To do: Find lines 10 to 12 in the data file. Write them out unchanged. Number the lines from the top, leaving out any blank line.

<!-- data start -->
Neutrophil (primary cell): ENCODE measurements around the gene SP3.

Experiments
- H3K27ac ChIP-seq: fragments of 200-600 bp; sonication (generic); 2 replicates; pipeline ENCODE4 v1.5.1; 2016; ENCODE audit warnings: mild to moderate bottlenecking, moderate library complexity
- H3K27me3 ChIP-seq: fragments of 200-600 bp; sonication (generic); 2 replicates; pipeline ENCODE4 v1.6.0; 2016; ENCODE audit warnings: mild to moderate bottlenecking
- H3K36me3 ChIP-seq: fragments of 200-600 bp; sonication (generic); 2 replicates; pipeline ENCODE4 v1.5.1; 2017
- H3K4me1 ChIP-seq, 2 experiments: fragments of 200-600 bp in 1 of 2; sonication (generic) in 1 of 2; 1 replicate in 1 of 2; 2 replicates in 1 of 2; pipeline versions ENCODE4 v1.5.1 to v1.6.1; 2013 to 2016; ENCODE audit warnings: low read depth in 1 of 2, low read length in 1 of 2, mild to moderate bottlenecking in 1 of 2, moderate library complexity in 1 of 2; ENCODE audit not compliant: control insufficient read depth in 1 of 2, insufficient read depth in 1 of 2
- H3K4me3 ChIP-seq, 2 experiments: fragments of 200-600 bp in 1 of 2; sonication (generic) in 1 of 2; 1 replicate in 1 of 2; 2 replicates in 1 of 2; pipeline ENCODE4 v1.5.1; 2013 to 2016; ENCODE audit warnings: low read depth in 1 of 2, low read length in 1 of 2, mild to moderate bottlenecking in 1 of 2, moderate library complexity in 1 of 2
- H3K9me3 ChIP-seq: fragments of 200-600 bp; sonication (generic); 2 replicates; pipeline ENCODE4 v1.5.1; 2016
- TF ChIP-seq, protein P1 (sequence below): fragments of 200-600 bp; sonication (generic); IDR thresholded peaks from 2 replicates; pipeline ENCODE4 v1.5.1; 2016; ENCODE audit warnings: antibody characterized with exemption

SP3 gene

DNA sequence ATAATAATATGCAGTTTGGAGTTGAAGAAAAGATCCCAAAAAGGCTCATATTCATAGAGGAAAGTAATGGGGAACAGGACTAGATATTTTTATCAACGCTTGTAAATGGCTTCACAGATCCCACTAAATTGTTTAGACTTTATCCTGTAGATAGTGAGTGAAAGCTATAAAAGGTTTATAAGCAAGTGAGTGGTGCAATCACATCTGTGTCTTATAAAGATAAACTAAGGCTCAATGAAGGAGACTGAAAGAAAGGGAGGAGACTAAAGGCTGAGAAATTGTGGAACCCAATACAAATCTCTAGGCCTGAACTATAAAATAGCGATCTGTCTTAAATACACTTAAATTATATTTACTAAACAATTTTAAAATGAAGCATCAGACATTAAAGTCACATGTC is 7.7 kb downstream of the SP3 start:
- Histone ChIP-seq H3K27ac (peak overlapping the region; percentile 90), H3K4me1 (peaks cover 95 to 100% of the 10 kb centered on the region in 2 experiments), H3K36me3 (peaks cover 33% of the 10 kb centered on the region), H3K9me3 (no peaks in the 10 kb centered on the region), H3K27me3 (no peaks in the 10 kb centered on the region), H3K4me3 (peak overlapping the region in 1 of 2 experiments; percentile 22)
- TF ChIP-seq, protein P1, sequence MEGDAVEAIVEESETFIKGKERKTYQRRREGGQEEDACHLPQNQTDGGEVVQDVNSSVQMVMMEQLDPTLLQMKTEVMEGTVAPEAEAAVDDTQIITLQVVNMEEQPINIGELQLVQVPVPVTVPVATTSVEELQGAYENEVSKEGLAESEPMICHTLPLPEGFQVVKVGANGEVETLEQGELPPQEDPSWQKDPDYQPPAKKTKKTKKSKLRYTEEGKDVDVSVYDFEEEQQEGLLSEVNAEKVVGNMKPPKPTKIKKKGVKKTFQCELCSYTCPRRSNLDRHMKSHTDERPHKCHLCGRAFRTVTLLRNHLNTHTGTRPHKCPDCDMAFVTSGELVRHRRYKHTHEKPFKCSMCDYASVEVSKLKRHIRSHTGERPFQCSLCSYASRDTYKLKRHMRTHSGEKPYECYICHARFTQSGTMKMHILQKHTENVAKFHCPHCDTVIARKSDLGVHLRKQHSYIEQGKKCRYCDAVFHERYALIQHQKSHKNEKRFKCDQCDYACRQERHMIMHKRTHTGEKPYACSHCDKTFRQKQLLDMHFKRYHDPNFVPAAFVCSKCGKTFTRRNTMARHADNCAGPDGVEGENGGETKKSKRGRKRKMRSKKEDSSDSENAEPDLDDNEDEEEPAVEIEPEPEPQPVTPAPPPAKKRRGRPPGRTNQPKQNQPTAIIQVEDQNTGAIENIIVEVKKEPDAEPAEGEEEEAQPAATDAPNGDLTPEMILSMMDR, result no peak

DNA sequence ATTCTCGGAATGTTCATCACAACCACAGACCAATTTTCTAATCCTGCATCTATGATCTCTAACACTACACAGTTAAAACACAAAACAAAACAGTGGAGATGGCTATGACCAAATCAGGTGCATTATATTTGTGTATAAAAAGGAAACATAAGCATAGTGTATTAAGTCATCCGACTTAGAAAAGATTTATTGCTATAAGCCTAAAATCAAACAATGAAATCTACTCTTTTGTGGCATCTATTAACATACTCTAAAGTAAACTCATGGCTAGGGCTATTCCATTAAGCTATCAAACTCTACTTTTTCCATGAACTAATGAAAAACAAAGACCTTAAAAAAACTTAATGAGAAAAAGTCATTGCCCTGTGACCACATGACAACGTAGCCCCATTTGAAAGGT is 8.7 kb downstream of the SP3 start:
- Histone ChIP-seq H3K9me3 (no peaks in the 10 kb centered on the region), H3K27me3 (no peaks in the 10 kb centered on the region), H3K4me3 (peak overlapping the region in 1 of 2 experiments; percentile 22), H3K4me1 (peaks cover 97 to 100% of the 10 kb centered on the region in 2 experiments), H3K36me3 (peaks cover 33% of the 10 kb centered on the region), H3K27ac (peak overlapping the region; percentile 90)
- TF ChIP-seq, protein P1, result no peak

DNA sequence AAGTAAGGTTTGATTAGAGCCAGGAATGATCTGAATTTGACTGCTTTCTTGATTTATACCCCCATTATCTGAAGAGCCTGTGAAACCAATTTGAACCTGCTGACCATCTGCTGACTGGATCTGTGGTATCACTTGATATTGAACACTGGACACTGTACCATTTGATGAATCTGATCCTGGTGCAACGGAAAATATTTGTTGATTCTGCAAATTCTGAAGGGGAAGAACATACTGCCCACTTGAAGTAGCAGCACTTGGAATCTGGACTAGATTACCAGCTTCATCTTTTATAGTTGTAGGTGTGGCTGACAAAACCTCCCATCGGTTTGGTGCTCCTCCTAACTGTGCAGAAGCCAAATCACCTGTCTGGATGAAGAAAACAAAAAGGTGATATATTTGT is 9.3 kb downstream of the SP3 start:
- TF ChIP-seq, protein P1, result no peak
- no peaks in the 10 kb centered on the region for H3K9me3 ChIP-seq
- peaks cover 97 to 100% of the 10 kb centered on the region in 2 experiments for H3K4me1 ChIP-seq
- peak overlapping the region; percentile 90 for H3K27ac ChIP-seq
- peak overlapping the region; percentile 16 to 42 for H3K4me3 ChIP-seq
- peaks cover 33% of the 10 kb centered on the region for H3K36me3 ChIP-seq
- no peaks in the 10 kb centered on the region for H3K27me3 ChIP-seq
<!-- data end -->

SP3 gene

DNA sequence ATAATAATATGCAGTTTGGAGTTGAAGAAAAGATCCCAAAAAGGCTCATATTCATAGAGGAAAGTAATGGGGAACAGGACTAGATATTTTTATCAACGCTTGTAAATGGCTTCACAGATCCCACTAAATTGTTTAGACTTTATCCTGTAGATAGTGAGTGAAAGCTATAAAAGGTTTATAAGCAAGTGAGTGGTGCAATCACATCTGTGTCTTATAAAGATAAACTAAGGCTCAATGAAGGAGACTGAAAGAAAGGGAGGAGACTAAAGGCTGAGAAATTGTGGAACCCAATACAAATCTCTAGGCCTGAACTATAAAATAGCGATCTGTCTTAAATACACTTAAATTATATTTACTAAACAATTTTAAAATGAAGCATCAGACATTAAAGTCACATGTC is 7.7 kb downstream of the SP3 start:
- Histone ChIP-seq H3K27ac (peak overlapping the region; percentile 90), H3K4me1 (peaks cover 95 to 100% of the 10 kb centered on the region in 2 experiments), H3K36me3 (peaks cover 33% of the 10 kb centered on the region), H3K9me3 (no peaks in the 10 kb centered on the region), H3K27me3 (no peaks in the 10 kb centered on the region), H3K4me3 (peak overlapping the region in 1 of 2 experiments; percentile 22)